Until Arpaio is found to violate the law in the performance of his duties, complaints by immigration lawyers and advocacy groups are little more than rhetoric designed to influence national politics through the use of melodrama. The American people have come to see through such ploys.

Posted by: Horace | Jan 5, 2008 7:22:59 AM

It's interesting that you don't mention how much citizens have to put up with when it comes to these so-called "innocent" illegal immigrants. The persons in your article could easily be guilty of the same crime of identity theft that inconveniences the fellow in the Dallas Morning News the article that follows my narrative. Should we tolerate illegal immigrants when they are the cause of so much identity theft crime? By the pathos of your human interest stories you would have us believe that illegal immigration is simply a misdemeanor and have us forget the common felony of identity theft that often accompanys it. It's just another inconvenient truth that immigration lawyers would have us ignore.

'Why me?' California man asks of Texas impersonator
http://www.dallasnews.com/sharedcontent/dws/dn/latestnews/stories/010508dntexidtheftsider.2d16959.html

Chicken plant worker using his ID gets him into trouble with IRS

11:42 PM CST on Friday, January 4, 2008
By HOLLY YAN / The Dallas Morning News
hyan@dallasnews.com

Guillermo Espinoza learned he was a victim of identity theft by a Pilgrim's Pride worker when he received a letter from the Internal Revenue Service in 2006 saying he owed $6,000 in taxes.

Even though he knew he was innocent, Mr. Espinoza, 36, said he was terrified for his financial future.

"I mean, this is the IRS. They will take your money," he said. "They'll garnish money from your wages. I'm on a budget. I can't afford this right now."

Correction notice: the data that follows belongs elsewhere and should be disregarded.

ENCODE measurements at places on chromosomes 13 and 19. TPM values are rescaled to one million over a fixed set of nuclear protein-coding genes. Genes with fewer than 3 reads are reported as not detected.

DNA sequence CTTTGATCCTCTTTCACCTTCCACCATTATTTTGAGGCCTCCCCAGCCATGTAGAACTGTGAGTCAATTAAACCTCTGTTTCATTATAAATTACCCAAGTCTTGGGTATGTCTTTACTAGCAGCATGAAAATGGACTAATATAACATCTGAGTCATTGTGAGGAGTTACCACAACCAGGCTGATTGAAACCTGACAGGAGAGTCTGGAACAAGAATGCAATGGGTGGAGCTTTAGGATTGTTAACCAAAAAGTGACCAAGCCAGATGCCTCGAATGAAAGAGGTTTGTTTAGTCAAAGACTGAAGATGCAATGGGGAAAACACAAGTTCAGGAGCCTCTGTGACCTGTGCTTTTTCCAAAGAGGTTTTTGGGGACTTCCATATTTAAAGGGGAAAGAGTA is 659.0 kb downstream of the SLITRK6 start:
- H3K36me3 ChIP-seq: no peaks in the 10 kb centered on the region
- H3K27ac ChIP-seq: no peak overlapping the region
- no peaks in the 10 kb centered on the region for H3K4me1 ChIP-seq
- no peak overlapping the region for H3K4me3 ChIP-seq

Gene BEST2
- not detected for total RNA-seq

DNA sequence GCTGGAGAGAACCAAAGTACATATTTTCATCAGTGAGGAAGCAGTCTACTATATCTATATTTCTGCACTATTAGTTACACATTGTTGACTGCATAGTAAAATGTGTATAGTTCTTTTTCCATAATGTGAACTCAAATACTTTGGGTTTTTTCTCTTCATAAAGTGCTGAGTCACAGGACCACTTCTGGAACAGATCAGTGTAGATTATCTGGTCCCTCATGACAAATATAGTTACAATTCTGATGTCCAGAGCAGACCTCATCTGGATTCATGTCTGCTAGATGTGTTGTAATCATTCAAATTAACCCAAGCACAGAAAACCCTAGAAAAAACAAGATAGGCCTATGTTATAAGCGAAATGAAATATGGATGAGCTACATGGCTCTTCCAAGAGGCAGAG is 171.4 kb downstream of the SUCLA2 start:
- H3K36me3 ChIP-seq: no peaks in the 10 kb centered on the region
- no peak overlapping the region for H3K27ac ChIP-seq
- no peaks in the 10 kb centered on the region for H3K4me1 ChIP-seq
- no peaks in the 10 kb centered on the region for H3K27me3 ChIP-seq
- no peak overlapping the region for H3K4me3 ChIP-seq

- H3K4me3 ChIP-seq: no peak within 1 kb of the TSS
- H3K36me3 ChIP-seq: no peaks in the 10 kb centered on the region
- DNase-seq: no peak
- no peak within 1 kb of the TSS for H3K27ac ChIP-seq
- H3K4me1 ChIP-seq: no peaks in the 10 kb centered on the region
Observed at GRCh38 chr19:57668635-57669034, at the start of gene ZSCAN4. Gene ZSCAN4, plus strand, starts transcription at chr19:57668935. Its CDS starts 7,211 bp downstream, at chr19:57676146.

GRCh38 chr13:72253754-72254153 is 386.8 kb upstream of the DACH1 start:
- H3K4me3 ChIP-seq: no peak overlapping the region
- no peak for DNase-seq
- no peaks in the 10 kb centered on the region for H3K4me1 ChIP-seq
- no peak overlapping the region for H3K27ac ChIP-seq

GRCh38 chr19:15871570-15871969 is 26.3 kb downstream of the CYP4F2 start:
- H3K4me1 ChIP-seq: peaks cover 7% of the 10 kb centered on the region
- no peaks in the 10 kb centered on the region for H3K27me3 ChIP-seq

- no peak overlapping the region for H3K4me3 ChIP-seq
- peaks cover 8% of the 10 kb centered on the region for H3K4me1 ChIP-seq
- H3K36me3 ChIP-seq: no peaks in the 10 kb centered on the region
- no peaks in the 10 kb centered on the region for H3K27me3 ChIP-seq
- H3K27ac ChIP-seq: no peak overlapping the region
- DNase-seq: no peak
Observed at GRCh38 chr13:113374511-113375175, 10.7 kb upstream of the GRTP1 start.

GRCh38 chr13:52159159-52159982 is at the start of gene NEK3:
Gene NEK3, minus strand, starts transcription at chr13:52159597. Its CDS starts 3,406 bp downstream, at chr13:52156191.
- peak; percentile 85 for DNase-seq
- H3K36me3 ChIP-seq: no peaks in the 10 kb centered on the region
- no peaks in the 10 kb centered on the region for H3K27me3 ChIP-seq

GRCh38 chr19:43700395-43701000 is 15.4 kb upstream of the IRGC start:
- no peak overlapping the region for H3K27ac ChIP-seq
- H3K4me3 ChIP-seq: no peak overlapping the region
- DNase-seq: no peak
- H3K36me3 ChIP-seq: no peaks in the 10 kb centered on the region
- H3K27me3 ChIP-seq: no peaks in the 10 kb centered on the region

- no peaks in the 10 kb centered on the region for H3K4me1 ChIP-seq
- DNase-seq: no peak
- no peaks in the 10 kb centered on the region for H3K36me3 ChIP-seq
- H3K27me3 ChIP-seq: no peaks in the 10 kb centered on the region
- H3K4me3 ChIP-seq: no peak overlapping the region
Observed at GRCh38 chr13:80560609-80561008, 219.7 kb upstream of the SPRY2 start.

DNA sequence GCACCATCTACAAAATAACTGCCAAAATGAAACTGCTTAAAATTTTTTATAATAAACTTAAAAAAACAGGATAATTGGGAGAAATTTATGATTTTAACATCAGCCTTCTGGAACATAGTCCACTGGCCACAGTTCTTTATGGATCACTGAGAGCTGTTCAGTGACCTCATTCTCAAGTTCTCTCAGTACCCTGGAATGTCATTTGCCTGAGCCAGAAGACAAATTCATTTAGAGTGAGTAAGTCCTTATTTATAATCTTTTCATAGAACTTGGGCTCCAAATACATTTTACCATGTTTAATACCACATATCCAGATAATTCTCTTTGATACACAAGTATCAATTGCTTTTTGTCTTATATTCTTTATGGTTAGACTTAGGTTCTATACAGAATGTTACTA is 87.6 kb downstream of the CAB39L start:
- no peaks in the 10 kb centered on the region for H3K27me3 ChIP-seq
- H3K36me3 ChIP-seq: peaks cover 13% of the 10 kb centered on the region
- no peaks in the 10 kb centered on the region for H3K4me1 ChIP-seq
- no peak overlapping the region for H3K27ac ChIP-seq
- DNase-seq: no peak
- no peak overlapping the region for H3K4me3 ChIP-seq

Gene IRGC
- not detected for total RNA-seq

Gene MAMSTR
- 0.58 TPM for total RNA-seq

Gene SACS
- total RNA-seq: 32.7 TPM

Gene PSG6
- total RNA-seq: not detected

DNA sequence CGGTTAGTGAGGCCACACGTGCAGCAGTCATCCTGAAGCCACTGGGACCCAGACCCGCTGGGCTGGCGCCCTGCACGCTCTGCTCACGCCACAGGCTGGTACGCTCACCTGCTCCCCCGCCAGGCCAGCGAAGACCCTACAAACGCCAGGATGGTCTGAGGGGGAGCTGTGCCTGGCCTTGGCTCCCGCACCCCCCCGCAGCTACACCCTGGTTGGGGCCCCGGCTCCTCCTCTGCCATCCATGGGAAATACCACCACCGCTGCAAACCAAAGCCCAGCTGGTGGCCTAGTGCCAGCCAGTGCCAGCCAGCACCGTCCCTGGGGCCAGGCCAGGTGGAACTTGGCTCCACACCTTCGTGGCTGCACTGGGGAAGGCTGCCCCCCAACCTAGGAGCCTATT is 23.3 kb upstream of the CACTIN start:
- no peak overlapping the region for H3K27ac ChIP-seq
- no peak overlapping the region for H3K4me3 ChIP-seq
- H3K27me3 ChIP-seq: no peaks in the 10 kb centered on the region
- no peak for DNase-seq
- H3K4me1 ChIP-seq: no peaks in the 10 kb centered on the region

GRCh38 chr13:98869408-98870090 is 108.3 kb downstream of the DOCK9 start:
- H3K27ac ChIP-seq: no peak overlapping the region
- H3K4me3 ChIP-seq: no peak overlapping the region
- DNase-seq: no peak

Mr. Espinoza suspects his identity was stolen after he lost his wallet – once in 1986 and again in 1998. Everything, including his Social Security card, was in his wallet each time.

He now keeps his Social Security card at home.

Mr. Espinoza said he believes someone has been using his identity for years. In 2001, he went to an IRS office in El Monte, Calif., to try to clear his history of missed tax filings.

"I went to the IRS because I hadn't done my taxes in a few years," he said. "I was trying to make sure I was up to status. I don't want it to come back to my future."

There he got a surprise.

"They told me I owe money from working in Texas," said Mr. Espinoza, who lives in Pasadena, Calif. "I said, 'Nope, I've never lived in Texas. I've never worked in Texas.'

"They said they would take care of it, so I didn't think much of it," he said.

So he was especially surprised to receive the letter in 2006.

"This guy had been working there for years, clearly," Mr. Espinoza said of the man using his identity.

After showing additional proof of his identity, Mr. Espinoza said that the IRS has cleared him of tax evasion from Texas.

Fortunately, he said, the ordeal has not had a huge impact on his work life or credit. He has a good job as a metal bond assembly employee for an aerospace facility, and he said his credit was already bad, but he is trying to fix it.

He has mixed feelings about the man who assumed his identity.

"I know he's got to earn his living, but it's wrong. It puts somebody else through all the hassle," he said. "I don't know if he's got a family and children to feed, but at the same time, why me?"

Mr. Espinoza, who has a history of drug and alcohol abuse, said he was just starting to turn his life around when he realized his identity had been stolen.

"I've decided that I've wasted enough of my life," said Mr. Espinoza, who was in and out of jail between 1990 and 2000 for drug offenses.

He said he finally cleaned up his act after finishing a year-long sentence in 2000.

"You want to settle down, you want to have a family," he said. "I want to have the American dream."

U.S. citizens like himself, with Hispanic surnames, are particularly vulnerable, he said. And he's afraid another strike could prevent him from reaching that "American dream."

"If this person has [my information], what's stopping another person from using it?" he said. "It makes you think, is this going to continue? What about if I want to buy a house? It's scary."

Posted by: Publius | Jan 5, 2008 8:14:32 AM